Spectator on facebook

Spectator on facebook

Gašparovič signs act on euro introduction

President Ivan Gašparovič on December 13 signed the Act on the Introduction of the Euro in Slovakia, the so-called "general law" that was approved by Parliament on November 28.

President Ivan Gašparovič on December 13 signed the Act on the Introduction of the Euro in Slovakia, the so-called "general law" that was approved by Parliament on November 28.

Meeting the individual regulations of this legal norm is expected to ensure a smooth transfer from the Slovak crown to the common European currency. The act deals with regulations related to dual circulation and pricing, rules for rounding off prices in changeover calculations, and rules for exchanging cash in Slovak crowns after the Slovak currency is no longer valid.

The newly-signed law doesn't relate to meeting the Maastricht criteria set as conditions for Euro adoption, nor does it mention Slovakia's macro-economic or currency situation vis-á-vis its preparations for joining the Euro-zone.

The law also amends further regulations, mainly the law on the Slovak central bank (NBS), to ensure that powers relating to currency and issuing banknotes and coins will be transferred from the NBS to the European Central Bank.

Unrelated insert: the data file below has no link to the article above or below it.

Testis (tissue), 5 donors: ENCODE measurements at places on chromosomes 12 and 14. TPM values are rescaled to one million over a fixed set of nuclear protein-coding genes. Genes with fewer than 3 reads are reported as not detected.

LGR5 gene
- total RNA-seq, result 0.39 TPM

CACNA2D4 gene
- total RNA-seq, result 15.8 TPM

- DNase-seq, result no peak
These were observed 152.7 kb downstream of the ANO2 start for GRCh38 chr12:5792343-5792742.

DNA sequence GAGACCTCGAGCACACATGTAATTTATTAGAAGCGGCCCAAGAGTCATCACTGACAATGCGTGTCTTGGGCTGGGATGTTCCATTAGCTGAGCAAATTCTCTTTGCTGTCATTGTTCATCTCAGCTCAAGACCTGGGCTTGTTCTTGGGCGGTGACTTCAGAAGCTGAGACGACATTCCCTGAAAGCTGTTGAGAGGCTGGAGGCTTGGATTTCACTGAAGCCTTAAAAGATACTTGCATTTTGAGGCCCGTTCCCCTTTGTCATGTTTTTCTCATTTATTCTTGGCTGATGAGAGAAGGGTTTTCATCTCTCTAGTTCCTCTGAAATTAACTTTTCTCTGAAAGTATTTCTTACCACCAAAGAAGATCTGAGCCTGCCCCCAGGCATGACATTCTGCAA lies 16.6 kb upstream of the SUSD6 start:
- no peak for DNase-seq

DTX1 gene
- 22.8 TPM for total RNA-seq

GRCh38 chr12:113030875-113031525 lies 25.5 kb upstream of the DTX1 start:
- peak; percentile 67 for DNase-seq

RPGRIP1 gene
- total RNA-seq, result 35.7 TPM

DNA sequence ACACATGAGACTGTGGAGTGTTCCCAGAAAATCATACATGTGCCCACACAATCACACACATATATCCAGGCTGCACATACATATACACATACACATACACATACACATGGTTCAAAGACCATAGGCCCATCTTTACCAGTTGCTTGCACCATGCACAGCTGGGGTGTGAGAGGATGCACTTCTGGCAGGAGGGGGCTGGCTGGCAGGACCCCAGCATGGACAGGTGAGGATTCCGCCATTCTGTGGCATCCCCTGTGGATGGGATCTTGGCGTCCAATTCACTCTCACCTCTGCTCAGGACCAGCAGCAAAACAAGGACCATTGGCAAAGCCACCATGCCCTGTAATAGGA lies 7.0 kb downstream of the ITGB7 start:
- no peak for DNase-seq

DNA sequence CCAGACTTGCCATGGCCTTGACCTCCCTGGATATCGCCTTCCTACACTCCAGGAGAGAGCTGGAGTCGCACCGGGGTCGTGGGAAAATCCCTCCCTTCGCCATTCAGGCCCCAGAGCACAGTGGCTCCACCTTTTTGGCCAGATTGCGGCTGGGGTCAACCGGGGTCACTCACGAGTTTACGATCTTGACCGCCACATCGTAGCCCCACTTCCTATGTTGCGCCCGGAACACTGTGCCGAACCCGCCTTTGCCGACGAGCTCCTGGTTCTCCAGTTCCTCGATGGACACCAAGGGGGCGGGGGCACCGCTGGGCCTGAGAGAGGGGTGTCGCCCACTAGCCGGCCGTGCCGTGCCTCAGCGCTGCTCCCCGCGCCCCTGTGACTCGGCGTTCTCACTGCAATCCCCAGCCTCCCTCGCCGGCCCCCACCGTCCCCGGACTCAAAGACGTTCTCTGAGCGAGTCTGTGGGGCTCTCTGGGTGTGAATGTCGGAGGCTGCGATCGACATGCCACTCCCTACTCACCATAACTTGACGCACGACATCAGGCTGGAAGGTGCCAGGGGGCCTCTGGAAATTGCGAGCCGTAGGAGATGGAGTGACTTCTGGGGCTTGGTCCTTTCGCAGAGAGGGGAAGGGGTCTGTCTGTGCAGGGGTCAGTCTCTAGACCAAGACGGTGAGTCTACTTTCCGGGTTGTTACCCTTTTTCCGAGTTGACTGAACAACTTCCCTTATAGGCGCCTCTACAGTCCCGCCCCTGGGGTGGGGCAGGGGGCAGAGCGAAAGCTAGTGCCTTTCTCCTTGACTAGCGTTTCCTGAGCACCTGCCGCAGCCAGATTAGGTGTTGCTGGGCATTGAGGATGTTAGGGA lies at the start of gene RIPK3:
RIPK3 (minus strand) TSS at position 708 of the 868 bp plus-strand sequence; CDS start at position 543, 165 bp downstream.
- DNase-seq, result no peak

The first provisions of the law should come into effect as of January 1, while others will be valid when the changeover rate is determined, which is due to take place in the summer of 2008. The remaining provisions are set to enter into force as of the planned date of the introduction of the Euro, i.e. January 1, 2009.

-TASR

Compiled by Zuzana Vilikovská from press reports

The Slovak Spectator cannot vouch for the accuracy of the information presented in its Flash News postings.

Top stories

Discussion about road project becomes emotional

Analysts want more alternatives for the road from Zvolen to Košice to be assessed

The protest at Soroška

Slovakia commemorates the 1968 invasion. Here’s what it looked like Photo

Anniversary of the Warsaw Pact troop invasion that ended the Prague Spring.

Garth: We need a deal that will benefit both

“When I talk to the Brits living in Slovakia, they are quite relaxed about things,” UK Ambassador to Slovakia Andrew Garth says about the Brexit-related concerns.

UK Ambassador to Slovakia Andrew Garth

“Natural police” to protect nature and animals

Those who commit crimes against the environment should watch out.

Illustrative stock photo